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Author Notes:

Joshua M. Rosenblum, MD, PhD, 1405 Clifton Rd NE, Atlanta, GA 30322. joshua.rosenblum@choa.org

Disclosures: Dr Chai is a consultant for Edwards and Dr Bauser-Heaton is a proctor for Gore. All other authors reported no conflicts of interest.


Journal Title:

JTCVS Techniques


Volume 17


, Pages 155-158

Type of Work:

Article | Final Publisher PDF


Coronary artery fistulas (CAFs) are exceedingly rare.1 They are defined as an abnormal communication between a coronary artery and another cardiac structure or major thoracic vessel. While largely presumed to be asymptomatic, a recent study showed that a majority of neonates/infants presented with heart failure–type symptoms, albeit many of them had a larger fistula size.2 Indications for intervention on CAFs have been controversial because many patients are asymptomatic; however, delaying intervention is associated with a significantly greater risk of death preoperatively and an increased risk of morbidity and mortality postoperatively.3 Therefore, the majority of CAFs are addressed when they are identified. Transcatheter and surgical approaches have been both been used with good success rates; however, the number of neonates undergoing repair by either method remains low.2,4 Here, we present a case of surgical repair of a large CAF in a neonate after an attempted transcatheter closure resulted in iatrogenic tricuspid regurgitation (TR). The institutional review board of Children's Healthcare of Atlanta approved the study protocol and publication of data (approval number: STUDY00001462, date approved: July 18, 2022). Patient written consent for the publication of the study data was waived by the institutional review board, as it was determined to be research not involving human subjects.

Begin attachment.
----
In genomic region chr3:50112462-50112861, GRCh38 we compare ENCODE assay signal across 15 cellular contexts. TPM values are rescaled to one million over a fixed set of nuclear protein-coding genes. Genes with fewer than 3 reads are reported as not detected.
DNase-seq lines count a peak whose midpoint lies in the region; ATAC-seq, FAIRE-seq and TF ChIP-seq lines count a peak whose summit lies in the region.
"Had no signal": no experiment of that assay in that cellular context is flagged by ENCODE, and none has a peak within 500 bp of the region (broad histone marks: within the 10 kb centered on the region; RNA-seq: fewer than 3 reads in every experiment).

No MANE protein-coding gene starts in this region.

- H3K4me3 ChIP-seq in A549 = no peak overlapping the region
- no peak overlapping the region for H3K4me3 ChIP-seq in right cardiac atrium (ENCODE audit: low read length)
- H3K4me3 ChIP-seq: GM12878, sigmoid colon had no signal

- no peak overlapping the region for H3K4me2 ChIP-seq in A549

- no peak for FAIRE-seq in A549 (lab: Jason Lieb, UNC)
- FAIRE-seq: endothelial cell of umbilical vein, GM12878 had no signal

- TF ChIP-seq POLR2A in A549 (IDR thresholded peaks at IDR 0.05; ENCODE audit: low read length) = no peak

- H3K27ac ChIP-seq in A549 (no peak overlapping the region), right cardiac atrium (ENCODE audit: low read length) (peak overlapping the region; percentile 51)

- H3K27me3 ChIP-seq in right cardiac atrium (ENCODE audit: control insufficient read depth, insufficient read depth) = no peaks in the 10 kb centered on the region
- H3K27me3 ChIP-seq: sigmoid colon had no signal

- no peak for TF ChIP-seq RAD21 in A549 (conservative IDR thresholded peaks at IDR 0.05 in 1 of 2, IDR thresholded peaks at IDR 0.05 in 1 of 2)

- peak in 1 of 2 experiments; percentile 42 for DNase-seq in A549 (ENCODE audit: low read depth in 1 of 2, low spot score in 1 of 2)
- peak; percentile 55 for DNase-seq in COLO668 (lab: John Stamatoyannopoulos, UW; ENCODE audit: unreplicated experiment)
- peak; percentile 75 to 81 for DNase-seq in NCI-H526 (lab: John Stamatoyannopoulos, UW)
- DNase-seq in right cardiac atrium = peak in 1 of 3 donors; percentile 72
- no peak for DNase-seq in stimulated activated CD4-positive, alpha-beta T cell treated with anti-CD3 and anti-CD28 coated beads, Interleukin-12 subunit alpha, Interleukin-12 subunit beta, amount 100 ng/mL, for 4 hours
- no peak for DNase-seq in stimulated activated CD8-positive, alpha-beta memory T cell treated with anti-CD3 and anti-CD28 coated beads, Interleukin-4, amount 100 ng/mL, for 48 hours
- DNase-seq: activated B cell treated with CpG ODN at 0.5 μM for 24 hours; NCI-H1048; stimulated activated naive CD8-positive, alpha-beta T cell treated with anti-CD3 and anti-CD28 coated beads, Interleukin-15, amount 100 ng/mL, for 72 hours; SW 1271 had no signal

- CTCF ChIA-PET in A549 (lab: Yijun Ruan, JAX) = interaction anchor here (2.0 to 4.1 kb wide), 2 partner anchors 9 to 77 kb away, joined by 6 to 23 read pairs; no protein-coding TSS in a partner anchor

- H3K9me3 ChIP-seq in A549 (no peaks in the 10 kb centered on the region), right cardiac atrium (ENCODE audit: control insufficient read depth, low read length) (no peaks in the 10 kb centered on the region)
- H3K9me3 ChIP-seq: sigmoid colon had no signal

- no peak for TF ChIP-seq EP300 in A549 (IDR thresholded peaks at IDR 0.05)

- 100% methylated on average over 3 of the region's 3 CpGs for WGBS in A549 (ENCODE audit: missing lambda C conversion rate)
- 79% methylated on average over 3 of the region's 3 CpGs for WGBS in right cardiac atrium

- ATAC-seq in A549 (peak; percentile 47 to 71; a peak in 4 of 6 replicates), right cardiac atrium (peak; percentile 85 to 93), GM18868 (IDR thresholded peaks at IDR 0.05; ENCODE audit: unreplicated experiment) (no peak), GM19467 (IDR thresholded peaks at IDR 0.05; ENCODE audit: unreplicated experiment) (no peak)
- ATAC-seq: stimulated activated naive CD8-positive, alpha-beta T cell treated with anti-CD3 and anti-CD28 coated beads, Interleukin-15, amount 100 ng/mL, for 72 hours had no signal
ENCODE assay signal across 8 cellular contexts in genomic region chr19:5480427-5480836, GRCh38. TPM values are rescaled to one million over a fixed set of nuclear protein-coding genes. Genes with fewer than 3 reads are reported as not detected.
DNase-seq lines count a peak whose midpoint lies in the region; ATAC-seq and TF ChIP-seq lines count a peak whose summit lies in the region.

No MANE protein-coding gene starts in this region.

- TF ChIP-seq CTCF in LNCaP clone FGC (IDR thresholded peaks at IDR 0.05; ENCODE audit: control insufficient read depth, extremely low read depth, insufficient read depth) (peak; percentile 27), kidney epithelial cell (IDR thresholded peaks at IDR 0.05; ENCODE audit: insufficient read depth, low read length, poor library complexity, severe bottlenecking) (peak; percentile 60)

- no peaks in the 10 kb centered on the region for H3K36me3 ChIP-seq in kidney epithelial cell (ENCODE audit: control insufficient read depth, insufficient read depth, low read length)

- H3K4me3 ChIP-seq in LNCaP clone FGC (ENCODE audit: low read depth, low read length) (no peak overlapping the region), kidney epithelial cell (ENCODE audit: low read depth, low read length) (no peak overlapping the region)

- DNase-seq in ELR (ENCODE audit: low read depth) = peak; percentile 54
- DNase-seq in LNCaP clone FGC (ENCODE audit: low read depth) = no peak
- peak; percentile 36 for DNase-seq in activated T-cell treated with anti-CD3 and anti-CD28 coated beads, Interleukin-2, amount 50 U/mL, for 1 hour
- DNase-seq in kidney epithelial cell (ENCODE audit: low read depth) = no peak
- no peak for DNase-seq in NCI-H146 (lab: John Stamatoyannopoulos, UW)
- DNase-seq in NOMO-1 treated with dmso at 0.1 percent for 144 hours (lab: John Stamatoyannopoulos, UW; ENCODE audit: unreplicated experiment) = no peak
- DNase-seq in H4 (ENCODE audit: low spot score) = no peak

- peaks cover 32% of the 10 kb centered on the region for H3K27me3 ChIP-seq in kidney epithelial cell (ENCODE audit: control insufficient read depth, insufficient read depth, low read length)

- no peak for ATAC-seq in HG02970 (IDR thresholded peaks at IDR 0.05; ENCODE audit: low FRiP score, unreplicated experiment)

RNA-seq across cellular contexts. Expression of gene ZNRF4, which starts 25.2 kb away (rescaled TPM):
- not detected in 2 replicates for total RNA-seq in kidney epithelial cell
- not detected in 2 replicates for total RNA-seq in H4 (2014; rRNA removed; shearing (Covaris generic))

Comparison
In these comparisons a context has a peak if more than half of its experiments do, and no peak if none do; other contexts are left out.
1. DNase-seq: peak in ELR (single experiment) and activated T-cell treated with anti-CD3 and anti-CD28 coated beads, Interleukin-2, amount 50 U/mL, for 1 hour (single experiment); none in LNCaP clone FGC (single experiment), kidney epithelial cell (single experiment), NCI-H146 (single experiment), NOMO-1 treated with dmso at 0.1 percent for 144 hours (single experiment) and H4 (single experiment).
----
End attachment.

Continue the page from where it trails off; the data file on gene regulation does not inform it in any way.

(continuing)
Copyright information:

© 2022 The Author(s)

This is an Open Access work distributed under the terms of the Creative Commons Attribution-NonCommercial-NoDerivatives 4.0 International License (https://creativecommons.org/licenses/by-nc-nd/4.0/rdf).
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